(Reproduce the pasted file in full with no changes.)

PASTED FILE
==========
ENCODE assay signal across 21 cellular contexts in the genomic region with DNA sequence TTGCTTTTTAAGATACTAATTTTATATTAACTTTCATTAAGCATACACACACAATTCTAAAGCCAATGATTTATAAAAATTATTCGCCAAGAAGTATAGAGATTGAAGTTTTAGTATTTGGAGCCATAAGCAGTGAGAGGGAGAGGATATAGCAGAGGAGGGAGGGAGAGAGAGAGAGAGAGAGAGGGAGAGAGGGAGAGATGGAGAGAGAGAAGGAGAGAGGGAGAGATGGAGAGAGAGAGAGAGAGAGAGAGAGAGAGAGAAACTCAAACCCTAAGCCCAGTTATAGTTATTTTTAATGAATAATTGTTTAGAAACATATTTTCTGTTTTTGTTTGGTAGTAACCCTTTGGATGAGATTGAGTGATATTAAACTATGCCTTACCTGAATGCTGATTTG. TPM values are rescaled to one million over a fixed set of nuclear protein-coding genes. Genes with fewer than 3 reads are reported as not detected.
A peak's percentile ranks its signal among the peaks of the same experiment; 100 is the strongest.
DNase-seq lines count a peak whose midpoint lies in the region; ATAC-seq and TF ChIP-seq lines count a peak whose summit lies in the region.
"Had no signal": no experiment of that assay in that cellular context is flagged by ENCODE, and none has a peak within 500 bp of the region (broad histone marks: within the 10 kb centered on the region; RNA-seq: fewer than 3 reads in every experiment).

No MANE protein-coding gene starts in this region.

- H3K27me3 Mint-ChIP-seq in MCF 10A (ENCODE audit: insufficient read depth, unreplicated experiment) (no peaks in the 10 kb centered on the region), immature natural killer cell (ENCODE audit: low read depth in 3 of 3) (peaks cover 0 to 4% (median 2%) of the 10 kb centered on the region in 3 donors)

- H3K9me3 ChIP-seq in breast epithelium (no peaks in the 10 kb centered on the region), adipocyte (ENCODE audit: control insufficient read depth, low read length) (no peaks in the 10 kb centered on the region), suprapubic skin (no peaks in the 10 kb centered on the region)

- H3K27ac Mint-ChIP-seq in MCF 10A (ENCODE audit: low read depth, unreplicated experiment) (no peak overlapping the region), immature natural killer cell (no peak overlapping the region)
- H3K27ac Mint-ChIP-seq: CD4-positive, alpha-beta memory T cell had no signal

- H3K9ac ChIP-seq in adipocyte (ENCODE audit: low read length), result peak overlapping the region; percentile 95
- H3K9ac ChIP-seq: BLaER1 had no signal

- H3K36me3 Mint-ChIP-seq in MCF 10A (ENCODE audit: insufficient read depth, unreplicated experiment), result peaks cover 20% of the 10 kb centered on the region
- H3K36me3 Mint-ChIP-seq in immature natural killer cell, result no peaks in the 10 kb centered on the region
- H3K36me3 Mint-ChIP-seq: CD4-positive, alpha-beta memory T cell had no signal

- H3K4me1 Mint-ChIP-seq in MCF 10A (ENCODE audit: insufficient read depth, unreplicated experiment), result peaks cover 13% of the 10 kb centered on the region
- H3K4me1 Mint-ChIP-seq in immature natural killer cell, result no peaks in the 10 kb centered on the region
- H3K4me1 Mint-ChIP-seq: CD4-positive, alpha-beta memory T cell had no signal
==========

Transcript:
ENCODE assay signal across 21 cellular contexts in the genomic region with DNA sequence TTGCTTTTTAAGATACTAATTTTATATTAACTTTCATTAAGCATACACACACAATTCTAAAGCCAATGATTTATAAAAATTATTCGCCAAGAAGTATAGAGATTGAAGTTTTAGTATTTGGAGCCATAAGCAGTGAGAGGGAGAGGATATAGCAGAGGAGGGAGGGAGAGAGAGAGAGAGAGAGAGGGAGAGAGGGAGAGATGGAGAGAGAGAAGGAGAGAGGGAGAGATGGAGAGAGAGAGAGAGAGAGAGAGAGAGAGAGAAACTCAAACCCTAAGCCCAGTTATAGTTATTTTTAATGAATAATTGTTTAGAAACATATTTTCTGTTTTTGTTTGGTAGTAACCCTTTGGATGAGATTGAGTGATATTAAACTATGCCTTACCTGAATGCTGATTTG. TPM values are rescaled to one million over a fixed set of nuclear protein-coding genes. Genes with fewer than 3 reads are reported as not detected.
A peak's percentile ranks its signal among the peaks of the same experiment; 100 is the strongest.
DNase-seq lines count a peak whose midpoint lies in the region; ATAC-seq and TF ChIP-seq lines count a peak whose summit lies in the region.
"Had no signal": no experiment of that assay in that cellular context is flagged by ENCODE, and none has a peak within 500 bp of the region (broad histone marks: within the 10 kb centered on the region; RNA-seq: fewer than 3 reads in every experiment).

No MANE protein-coding gene starts in this region.

- H3K27me3 Mint-ChIP-seq in MCF 10A (ENCODE audit: insufficient read depth, unreplicated experiment) (no peaks in the 10 kb centered on the region), immature natural killer cell (ENCODE audit: low read depth in 3 of 3) (peaks cover 0 to 4% (median 2%) of the 10 kb centered on the region in 3 donors)

- H3K9me3 ChIP-seq in breast epithelium (no peaks in the 10 kb centered on the region), adipocyte (ENCODE audit: control insufficient read depth, low read length) (no peaks in the 10 kb centered on the region), suprapubic skin (no peaks in the 10 kb centered on the region)

- H3K27ac Mint-ChIP-seq in MCF 10A (ENCODE audit: low read depth, unreplicated experiment) (no peak overlapping the region), immature natural killer cell (no peak overlapping the region)
- H3K27ac Mint-ChIP-seq: CD4-positive, alpha-beta memory T cell had no signal

- H3K9ac ChIP-seq in adipocyte (ENCODE audit: low read length), result peak overlapping the region; percentile 95
- H3K9ac ChIP-seq: BLaER1 had no signal

- H3K36me3 Mint-ChIP-seq in MCF 10A (ENCODE audit: insufficient read depth, unreplicated experiment), result peaks cover 20% of the 10 kb centered on the region
- H3K36me3 Mint-ChIP-seq in immature natural killer cell, result no peaks in the 10 kb centered on the region
- H3K36me3 Mint-ChIP-seq: CD4-positive, alpha-beta memory T cell had no signal

- H3K4me1 Mint-ChIP-seq in MCF 10A (ENCODE audit: insufficient read depth, unreplicated experiment), result peaks cover 13% of the 10 kb centered on the region
- H3K4me1 Mint-ChIP-seq in immature natural killer cell, result no peaks in the 10 kb centered on the region
- H3K4me1 Mint-ChIP-seq: CD4-positive, alpha-beta memory T cell had no signal